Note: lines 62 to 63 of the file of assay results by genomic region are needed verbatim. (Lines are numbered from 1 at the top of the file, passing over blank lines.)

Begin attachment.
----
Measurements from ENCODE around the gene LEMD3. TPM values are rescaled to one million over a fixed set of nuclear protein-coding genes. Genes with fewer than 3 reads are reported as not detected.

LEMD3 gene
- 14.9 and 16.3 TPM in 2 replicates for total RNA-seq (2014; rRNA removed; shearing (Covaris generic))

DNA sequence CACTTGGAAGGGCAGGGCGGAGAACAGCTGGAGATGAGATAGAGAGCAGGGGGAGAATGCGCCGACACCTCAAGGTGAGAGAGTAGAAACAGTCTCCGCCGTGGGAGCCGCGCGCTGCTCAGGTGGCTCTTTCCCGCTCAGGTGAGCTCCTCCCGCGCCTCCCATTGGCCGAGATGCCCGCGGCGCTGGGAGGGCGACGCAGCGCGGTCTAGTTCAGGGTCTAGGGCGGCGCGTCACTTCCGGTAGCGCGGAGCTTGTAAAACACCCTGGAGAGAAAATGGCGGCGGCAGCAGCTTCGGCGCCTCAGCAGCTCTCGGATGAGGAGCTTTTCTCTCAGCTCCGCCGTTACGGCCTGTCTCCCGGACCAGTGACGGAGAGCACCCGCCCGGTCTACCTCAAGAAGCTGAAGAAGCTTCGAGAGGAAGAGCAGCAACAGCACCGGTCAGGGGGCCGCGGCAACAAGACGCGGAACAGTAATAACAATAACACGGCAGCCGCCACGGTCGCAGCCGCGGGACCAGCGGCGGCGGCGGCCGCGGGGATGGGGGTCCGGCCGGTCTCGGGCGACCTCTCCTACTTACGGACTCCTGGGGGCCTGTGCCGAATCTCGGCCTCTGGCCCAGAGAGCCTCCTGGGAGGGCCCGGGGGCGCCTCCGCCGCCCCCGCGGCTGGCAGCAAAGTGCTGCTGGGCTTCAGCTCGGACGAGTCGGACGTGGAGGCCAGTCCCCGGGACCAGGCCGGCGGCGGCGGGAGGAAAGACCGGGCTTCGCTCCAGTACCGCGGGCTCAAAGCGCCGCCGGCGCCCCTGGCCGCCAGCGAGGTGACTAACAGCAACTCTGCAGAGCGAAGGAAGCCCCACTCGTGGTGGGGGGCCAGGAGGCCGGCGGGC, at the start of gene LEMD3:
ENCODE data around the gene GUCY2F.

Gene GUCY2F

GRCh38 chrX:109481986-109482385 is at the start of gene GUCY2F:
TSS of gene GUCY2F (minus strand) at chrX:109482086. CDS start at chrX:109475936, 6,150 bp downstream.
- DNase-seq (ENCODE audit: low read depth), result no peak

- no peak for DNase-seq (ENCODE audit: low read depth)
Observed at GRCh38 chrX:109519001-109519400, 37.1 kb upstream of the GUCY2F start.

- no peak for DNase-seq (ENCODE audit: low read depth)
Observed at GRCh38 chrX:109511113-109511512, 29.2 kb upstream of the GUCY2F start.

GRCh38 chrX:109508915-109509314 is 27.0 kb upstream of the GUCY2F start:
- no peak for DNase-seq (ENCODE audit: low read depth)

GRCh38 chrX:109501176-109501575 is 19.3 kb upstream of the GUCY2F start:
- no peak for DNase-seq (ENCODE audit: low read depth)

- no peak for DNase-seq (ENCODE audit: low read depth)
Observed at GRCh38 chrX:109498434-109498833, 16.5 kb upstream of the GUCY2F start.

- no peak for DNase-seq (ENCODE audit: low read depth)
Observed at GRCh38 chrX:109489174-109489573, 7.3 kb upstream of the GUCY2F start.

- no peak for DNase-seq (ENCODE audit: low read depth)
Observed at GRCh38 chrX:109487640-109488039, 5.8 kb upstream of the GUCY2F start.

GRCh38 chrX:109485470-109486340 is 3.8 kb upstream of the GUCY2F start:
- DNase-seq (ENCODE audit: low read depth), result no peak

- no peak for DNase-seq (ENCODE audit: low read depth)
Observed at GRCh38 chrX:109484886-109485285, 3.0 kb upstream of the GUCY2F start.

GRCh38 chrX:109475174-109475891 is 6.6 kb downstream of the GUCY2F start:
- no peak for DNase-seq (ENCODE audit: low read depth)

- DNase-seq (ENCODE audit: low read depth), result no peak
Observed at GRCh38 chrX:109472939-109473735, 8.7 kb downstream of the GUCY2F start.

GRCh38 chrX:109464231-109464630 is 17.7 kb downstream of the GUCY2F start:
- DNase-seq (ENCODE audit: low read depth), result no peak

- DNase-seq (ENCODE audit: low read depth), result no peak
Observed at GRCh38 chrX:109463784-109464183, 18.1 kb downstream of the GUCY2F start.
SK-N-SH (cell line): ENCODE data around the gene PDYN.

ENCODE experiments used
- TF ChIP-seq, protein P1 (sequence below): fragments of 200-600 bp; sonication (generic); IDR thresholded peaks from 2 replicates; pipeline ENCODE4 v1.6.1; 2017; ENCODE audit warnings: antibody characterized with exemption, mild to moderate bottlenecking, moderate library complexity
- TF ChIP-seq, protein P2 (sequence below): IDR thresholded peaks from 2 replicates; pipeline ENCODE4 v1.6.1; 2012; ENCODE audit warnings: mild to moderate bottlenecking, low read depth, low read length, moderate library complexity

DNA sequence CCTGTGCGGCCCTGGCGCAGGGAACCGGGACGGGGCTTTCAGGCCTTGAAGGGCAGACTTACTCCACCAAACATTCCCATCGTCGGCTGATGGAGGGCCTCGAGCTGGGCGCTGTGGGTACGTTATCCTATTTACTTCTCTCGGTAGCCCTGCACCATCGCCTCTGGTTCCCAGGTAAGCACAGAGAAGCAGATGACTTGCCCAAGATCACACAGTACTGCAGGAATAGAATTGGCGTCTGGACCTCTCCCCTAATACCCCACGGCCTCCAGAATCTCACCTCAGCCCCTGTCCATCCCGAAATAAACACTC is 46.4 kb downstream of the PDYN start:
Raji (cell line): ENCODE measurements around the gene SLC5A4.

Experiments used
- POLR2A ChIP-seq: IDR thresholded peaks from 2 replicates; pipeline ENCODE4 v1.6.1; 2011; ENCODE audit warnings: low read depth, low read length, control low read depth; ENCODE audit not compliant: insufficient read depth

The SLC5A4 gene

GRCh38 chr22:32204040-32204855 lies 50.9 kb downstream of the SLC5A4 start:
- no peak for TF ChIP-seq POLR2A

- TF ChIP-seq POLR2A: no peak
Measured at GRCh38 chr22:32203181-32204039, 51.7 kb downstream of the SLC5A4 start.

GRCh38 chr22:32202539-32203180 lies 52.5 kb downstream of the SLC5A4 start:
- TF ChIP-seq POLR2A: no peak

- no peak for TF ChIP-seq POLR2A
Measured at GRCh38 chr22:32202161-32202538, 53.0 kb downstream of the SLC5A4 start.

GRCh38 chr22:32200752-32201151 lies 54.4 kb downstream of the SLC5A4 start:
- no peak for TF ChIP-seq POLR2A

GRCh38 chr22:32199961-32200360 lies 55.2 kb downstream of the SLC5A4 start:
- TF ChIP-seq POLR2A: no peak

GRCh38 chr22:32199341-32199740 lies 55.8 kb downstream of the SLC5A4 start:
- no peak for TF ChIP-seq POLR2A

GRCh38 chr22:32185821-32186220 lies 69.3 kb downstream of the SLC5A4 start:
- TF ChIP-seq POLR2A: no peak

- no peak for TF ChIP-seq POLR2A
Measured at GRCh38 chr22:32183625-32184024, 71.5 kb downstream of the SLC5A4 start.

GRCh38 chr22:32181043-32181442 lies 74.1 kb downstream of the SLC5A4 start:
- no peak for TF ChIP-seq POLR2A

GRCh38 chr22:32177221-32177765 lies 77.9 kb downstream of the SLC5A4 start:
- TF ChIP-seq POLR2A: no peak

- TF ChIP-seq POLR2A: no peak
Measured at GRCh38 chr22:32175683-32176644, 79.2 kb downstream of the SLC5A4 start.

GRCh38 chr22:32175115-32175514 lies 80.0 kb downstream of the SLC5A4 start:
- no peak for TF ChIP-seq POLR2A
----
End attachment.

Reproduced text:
Measured at GRCh38 chr22:32183625-32184024, 71.5 kb downstream of the SLC5A4 start.

GRCh38 chr22:32181043-32181442 lies 74.1 kb downstream of the SLC5A4 start: